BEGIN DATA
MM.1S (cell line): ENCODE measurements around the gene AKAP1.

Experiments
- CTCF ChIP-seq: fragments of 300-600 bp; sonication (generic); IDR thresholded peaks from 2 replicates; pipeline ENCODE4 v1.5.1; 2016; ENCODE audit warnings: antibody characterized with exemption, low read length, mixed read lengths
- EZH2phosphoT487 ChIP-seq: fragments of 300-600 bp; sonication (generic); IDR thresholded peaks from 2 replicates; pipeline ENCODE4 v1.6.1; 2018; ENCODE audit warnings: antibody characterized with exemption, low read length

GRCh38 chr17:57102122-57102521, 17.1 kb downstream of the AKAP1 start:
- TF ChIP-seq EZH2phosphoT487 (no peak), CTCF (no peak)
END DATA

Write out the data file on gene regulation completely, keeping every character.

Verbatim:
MM.1S (cell line): ENCODE measurements around the gene AKAP1.

Experiments
- CTCF ChIP-seq: fragments of 300-600 bp; sonication (generic); IDR thresholded peaks from 2 replicates; pipeline ENCODE4 v1.5.1; 2016; ENCODE audit warnings: antibody characterized with exemption, low read length, mixed read lengths
- EZH2phosphoT487 ChIP-seq: fragments of 300-600 bp; sonication (generic); IDR thresholded peaks from 2 replicates; pipeline ENCODE4 v1.6.1; 2018; ENCODE audit warnings: antibody characterized with exemption, low read length

GRCh38 chr17:57102122-57102521, 17.1 kb downstream of the AKAP1 start:
- TF ChIP-seq EZH2phosphoT487 (no peak), CTCF (no peak)